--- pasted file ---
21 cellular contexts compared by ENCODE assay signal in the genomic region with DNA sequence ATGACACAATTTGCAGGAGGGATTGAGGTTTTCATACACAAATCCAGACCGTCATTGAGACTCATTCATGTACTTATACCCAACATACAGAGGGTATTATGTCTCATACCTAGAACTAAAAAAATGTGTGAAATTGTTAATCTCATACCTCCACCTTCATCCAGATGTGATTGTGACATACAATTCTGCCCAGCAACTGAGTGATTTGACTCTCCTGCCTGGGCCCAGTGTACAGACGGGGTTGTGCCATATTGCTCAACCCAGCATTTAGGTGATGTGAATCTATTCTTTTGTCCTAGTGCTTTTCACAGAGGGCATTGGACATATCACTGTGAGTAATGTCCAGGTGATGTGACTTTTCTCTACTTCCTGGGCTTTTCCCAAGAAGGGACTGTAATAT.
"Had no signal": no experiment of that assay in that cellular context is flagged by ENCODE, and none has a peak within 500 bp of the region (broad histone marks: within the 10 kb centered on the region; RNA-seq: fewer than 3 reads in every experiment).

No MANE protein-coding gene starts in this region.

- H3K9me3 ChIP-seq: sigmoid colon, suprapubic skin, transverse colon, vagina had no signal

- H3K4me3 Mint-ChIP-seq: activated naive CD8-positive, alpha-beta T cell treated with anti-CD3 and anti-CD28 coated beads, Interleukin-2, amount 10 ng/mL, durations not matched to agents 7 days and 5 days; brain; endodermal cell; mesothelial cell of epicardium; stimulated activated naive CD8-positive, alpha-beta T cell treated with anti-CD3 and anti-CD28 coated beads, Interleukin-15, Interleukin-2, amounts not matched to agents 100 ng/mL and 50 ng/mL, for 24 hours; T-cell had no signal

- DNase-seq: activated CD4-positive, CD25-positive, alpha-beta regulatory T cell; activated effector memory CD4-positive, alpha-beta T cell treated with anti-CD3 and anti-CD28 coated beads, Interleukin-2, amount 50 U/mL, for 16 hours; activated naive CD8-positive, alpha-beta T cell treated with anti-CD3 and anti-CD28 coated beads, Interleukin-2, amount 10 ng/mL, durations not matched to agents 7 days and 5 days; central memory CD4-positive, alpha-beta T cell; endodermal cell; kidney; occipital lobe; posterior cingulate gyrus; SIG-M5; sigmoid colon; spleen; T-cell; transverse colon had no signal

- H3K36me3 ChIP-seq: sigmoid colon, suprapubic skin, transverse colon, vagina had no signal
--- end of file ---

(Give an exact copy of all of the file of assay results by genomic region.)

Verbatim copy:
21 cellular contexts compared by ENCODE assay signal in the genomic region with DNA sequence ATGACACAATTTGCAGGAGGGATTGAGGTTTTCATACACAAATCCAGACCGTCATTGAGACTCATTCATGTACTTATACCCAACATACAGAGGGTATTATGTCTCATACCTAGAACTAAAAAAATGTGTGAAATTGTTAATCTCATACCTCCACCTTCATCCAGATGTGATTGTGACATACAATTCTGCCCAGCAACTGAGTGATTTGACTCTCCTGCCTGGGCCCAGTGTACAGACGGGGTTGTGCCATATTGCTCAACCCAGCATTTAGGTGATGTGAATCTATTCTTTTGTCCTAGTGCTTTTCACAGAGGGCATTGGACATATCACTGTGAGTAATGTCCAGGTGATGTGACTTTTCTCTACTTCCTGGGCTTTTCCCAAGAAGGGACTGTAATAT.
"Had no signal": no experiment of that assay in that cellular context is flagged by ENCODE, and none has a peak within 500 bp of the region (broad histone marks: within the 10 kb centered on the region; RNA-seq: fewer than 3 reads in every experiment).

No MANE protein-coding gene starts in this region.

- H3K9me3 ChIP-seq: sigmoid colon, suprapubic skin, transverse colon, vagina had no signal

- H3K4me3 Mint-ChIP-seq: activated naive CD8-positive, alpha-beta T cell treated with anti-CD3 and anti-CD28 coated beads, Interleukin-2, amount 10 ng/mL, durations not matched to agents 7 days and 5 days; brain; endodermal cell; mesothelial cell of epicardium; stimulated activated naive CD8-positive, alpha-beta T cell treated with anti-CD3 and anti-CD28 coated beads, Interleukin-15, Interleukin-2, amounts not matched to agents 100 ng/mL and 50 ng/mL, for 24 hours; T-cell had no signal

- DNase-seq: activated CD4-positive, CD25-positive, alpha-beta regulatory T cell; activated effector memory CD4-positive, alpha-beta T cell treated with anti-CD3 and anti-CD28 coated beads, Interleukin-2, amount 50 U/mL, for 16 hours; activated naive CD8-positive, alpha-beta T cell treated with anti-CD3 and anti-CD28 coated beads, Interleukin-2, amount 10 ng/mL, durations not matched to agents 7 days and 5 days; central memory CD4-positive, alpha-beta T cell; endodermal cell; kidney; occipital lobe; posterior cingulate gyrus; SIG-M5; sigmoid colon; spleen; T-cell; transverse colon had no signal

- H3K36me3 ChIP-seq: sigmoid colon, suprapubic skin, transverse colon, vagina had no signal